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Washington, United States
loves: you win if you guessed "pets" and "museums". Also books, art history, travel, British punk, Korean kimchi, bindis, martinis, and other things TBD. I will always make it very clear if a post is sponsored in any way. Drop me a line at thepetmuseum AT gmail.com !

Sunday, October 11, 2015

theatre luck, courtesy of a black cat and a pug

In her autobiography, the English actress Mrs. Patrick Campbell (Beatrice Stella Tanner) tells how a dreamed black kitten and her her pug's open sympathy helped her confidence.  She was portraying the challenging role of "Paula" in The Second Mrs. Tanqueray, and in great need of self-assurance after a subpar rehearsal:
. . . When I went back to my rooms in Devonshire Street I slipped into bed in misery, knowing that everyone was disappointed in me,. . .Towards morning I fell asleep and had a childish dream. There was a door opposite my bed, and I dreamed it was pushed slowly open, and, up near the top, a little black kitten put in its head. I awoke laughing, and when my two children came into my bed, I told them about my lucky dream. And, indeed, if a black cat walking across the stage, entirely ruining a scene, can be regarded by all actors as a most lucky event, how much more should a black kitten poking its head high up through a door in a dream on the morning of a "first night" augur success.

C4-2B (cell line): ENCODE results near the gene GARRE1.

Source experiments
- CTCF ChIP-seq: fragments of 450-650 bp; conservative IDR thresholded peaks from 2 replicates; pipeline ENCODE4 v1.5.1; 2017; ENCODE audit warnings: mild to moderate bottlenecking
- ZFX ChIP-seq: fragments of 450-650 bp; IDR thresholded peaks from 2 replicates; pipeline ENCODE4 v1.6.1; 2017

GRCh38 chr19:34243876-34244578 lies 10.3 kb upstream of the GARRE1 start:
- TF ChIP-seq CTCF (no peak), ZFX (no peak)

One other sign of good fortune had also come to me from my pet dog. I had a pug at the time called "She," a devoted creature. One day—while I was studying the part of the play, where "Paula" bursts into a fit of weeping, I could get neither shape nor form into my sobbing. . . After much striving I thought of "breaking up" the sounds by a natural blowing of my nose. This so affected poor "She" that she howled and howled, and I could not stop her for quite a long time—I felt perhaps I might move a human audience. Then came the first night. I put my children to bed, leaving them in the care of the landlady. They had covered me with their hugs and kisses and wishes for success, and remembering the black kitten and the pug's tribute, I went down to the theatre with "She" in my arms, and my nerves strung up with that glorious sense of a battle to fight.

-- Campbell, P. (1922). My life and some letters. New York: Dodd, Mead. 93-94.

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